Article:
Since all follow-up emails are sent privately, there's no way for you to tell whether others on the same thread are getting follow-up emails. Please assume that you're not being singled out based on whether the list manager agrees with you or not. The "no personal attacks" policy is enforced as fairly as possible, and in particular a "no personal attacks" follow-up email does not mean the list manager is taking sides in the argument.

What should I do if I get a "no personal attacks" email from the list manager?

First and foremost, please try to take it in the spirit in which it was intended: as part of an ongoing effort to keep the list civil. It doesn't represent any sort of judgment against you personally.

Some of the terms in the definition of a personal attack, such as "argument" and "unfriendly," are obviously subjective and open to interpretation. So a thoughtful and considered reply to the list manager is always welcome. In particular, if the list manager's explanation of why your message was considered a personal attack doesn't satisfy you, you're always welcome to ask questions.

What are the consequences of posting repeated personal attacks?

In the past, the list policy was "three strikes and you're out." This rule has been abandoned in an effort to discover if civility can be maintained without threats. So other than increasingly stern warnings, there are currently no other consequences enforced by the list manager.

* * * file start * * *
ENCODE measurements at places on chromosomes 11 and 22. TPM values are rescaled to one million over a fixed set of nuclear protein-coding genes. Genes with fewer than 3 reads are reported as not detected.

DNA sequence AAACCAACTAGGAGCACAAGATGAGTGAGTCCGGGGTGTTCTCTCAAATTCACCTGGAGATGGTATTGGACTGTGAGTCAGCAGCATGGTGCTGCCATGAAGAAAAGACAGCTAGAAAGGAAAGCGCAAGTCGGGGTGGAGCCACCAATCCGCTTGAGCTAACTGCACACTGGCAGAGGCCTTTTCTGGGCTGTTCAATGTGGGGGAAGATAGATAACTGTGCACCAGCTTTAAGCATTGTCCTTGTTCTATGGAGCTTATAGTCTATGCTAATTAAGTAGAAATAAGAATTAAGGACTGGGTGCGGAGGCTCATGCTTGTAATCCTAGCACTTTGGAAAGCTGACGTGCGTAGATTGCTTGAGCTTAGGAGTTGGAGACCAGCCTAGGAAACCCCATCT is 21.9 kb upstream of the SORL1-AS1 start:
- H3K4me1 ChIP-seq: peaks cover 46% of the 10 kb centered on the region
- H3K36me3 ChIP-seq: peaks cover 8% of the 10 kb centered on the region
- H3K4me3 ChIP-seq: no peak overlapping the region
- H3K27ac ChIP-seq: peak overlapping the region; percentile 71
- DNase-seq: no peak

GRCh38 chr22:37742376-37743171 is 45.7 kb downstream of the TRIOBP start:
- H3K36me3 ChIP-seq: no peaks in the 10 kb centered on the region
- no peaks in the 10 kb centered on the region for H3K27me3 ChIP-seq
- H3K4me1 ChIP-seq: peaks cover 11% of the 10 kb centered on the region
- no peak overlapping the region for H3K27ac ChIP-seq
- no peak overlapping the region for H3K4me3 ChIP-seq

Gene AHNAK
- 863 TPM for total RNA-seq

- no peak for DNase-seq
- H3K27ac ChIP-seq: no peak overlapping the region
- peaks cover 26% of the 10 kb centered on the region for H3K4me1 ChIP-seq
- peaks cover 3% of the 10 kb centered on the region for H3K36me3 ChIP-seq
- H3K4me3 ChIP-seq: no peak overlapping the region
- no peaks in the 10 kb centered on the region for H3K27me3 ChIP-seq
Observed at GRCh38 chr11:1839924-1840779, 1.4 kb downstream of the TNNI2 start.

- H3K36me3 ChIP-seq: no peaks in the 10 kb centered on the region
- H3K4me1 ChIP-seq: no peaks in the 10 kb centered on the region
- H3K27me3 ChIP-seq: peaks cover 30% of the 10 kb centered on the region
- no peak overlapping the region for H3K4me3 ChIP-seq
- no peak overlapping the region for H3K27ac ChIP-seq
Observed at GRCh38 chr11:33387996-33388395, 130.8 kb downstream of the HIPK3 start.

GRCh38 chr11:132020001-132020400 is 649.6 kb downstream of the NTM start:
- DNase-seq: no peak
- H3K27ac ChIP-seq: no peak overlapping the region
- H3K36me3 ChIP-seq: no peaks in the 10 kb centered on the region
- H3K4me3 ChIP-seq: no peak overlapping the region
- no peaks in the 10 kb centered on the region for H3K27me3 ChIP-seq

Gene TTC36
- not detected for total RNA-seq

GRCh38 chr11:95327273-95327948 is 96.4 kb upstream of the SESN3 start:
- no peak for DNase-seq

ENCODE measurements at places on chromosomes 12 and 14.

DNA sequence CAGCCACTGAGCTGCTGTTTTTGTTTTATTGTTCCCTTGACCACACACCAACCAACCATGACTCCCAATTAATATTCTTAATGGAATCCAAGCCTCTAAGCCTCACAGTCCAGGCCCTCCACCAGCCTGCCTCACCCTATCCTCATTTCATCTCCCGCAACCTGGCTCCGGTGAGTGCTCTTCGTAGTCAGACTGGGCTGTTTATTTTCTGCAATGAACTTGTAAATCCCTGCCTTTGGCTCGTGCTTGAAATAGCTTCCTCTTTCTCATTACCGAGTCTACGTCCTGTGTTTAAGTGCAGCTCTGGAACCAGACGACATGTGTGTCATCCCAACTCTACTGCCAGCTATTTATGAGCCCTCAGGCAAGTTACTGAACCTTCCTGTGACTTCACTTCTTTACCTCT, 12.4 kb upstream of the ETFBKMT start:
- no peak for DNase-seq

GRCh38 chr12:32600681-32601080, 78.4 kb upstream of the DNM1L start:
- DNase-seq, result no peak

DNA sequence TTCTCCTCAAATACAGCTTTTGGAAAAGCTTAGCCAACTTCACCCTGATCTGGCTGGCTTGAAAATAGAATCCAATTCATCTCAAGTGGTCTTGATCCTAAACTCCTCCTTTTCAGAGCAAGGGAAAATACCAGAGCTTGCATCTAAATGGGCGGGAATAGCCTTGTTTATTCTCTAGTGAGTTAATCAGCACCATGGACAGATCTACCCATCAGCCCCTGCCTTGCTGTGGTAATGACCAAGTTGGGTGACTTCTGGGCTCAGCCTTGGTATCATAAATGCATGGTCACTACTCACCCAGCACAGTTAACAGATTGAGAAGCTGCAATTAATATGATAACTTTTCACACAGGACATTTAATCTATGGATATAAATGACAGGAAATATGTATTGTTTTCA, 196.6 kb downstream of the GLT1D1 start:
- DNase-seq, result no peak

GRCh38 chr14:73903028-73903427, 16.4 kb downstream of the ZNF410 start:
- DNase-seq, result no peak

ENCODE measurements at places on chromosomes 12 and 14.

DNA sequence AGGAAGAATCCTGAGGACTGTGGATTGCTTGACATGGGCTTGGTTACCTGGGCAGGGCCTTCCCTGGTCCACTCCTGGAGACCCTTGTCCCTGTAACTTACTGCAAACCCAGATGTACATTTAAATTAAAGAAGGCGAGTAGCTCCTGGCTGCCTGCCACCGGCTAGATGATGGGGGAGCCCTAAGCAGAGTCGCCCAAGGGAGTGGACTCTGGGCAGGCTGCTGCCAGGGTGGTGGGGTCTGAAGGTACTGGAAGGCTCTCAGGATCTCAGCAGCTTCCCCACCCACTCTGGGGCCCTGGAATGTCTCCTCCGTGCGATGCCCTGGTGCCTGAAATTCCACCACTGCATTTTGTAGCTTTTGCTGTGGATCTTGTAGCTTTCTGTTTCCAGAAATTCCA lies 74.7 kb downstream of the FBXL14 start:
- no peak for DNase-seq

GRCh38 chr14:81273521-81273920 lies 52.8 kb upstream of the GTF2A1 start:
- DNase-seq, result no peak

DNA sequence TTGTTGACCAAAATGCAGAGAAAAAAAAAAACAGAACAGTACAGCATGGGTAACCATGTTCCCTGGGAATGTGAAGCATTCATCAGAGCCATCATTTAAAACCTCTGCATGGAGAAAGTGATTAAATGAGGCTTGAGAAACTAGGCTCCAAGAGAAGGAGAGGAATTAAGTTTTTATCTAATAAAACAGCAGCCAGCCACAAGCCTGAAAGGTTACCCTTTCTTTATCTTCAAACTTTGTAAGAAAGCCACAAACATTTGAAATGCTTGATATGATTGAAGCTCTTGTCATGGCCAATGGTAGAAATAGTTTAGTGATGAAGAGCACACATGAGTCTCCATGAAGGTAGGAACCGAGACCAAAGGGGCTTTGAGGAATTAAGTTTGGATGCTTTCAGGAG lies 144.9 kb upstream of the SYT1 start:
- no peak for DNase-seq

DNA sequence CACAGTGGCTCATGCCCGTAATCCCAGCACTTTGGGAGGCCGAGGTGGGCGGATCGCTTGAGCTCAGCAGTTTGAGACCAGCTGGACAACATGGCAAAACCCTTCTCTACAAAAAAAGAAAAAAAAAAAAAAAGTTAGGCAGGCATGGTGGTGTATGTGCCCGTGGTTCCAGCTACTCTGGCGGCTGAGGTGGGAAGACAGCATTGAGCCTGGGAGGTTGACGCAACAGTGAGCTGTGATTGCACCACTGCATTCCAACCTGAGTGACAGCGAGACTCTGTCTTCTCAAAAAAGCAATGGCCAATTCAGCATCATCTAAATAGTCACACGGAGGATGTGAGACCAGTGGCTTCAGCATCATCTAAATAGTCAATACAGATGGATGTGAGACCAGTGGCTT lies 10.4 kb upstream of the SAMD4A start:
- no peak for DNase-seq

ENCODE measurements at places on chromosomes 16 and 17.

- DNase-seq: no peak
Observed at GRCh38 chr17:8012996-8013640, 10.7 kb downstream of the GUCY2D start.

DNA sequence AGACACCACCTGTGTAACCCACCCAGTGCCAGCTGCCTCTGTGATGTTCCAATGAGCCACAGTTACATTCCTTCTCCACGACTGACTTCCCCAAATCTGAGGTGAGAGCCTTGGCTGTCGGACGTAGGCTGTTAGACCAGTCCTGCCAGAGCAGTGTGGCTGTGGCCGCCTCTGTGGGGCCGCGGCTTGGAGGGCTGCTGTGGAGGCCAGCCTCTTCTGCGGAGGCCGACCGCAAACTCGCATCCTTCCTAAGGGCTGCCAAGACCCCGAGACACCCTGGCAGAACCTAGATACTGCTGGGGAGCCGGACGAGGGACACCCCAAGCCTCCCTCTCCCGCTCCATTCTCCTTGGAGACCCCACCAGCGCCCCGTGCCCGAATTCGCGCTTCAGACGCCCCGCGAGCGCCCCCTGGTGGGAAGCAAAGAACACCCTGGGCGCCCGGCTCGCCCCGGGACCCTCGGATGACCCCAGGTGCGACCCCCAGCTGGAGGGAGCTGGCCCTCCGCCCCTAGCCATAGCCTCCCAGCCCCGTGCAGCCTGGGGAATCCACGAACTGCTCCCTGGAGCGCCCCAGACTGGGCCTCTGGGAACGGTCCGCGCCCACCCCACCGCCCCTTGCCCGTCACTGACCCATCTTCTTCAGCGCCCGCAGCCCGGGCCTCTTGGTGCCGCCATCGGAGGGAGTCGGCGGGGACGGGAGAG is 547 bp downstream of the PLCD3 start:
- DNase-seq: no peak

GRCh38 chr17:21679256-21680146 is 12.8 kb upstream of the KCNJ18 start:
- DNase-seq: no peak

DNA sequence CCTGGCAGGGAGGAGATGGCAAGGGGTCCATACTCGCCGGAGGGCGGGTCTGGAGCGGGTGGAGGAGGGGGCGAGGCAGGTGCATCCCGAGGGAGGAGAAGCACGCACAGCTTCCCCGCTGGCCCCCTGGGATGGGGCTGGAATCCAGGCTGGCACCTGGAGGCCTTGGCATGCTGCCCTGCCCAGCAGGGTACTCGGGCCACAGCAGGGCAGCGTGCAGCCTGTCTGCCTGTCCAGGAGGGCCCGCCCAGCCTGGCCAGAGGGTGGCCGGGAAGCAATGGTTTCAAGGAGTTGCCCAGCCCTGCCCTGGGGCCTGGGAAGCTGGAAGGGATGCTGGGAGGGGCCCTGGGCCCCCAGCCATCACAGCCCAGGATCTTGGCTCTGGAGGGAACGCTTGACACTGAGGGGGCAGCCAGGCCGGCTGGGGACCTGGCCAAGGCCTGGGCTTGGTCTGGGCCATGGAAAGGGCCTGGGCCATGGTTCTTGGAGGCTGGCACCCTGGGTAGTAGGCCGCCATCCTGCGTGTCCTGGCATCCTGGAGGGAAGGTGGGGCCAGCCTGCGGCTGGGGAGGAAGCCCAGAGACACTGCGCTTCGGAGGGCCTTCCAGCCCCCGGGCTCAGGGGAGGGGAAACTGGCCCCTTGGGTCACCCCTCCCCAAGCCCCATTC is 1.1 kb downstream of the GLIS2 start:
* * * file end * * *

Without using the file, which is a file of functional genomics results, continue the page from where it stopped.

However, you can easily destroy your reputation on the list by posting repeated personal attacks, and it won't be long before few people are reading any of your postings.

Note: the above applies only to messages signed with the poster's full, real name. Anonymous personal attacks may result in banning without warning. See 26 for more information about anonymous posting.
Richard Damon (from David Coletta)

What is on topic for the Arlington list?

(Please note that this is a new policy in an area where many people disagree, so this policy is likely to be revised a number of times before it settles down. Please check back again to see what revisions may have taken place.)

People join the Arlington list, and stay despite the high volume and wide range of topics, because they are interested in the topic of Arlington. This policy provides guidance about how to stay on topic, and explains how the list manager handles threads that veer off topic.

Staying on topic is often difficult, and it is understood that there can be no hard and fast rules that everyone would be able to apply exactly the same way and get exactly the same results. Instead, staying on topic requires good judgment, which comes only with practice. Here are some questions to ask yourself when you are writing a message. When you can answer "yes" to these questions, you are probably headed in the right direction.

* "Is my message about Arlington?" If your message is very clearly and totally focused on Arlington politics, Arlington schools, Arlington restaurants – Arlington people places or things in other words – it's on topic.